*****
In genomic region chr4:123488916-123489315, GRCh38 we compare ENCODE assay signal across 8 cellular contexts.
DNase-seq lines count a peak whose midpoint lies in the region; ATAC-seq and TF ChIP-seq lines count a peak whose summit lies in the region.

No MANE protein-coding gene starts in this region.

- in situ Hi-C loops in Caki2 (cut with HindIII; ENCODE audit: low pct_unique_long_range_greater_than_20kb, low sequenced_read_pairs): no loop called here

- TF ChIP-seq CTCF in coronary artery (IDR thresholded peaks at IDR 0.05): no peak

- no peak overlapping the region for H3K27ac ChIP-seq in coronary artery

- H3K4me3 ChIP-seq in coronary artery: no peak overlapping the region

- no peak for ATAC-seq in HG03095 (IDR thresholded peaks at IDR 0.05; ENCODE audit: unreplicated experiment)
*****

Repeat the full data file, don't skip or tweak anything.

In genomic region chr4:123488916-123489315, GRCh38 we compare ENCODE assay signal across 8 cellular contexts.
DNase-seq lines count a peak whose midpoint lies in the region; ATAC-seq and TF ChIP-seq lines count a peak whose summit lies in the region.

No MANE protein-coding gene starts in this region.

- in situ Hi-C loops in Caki2 (cut with HindIII; ENCODE audit: low pct_unique_long_range_greater_than_20kb, low sequenced_read_pairs): no loop called here

- TF ChIP-seq CTCF in coronary artery (IDR thresholded peaks at IDR 0.05): no peak

- no peak overlapping the region for H3K27ac ChIP-seq in coronary artery

- H3K4me3 ChIP-seq in coronary artery: no peak overlapping the region

- no peak for ATAC-seq in HG03095 (IDR thresholded peaks at IDR 0.05; ENCODE audit: unreplicated experiment)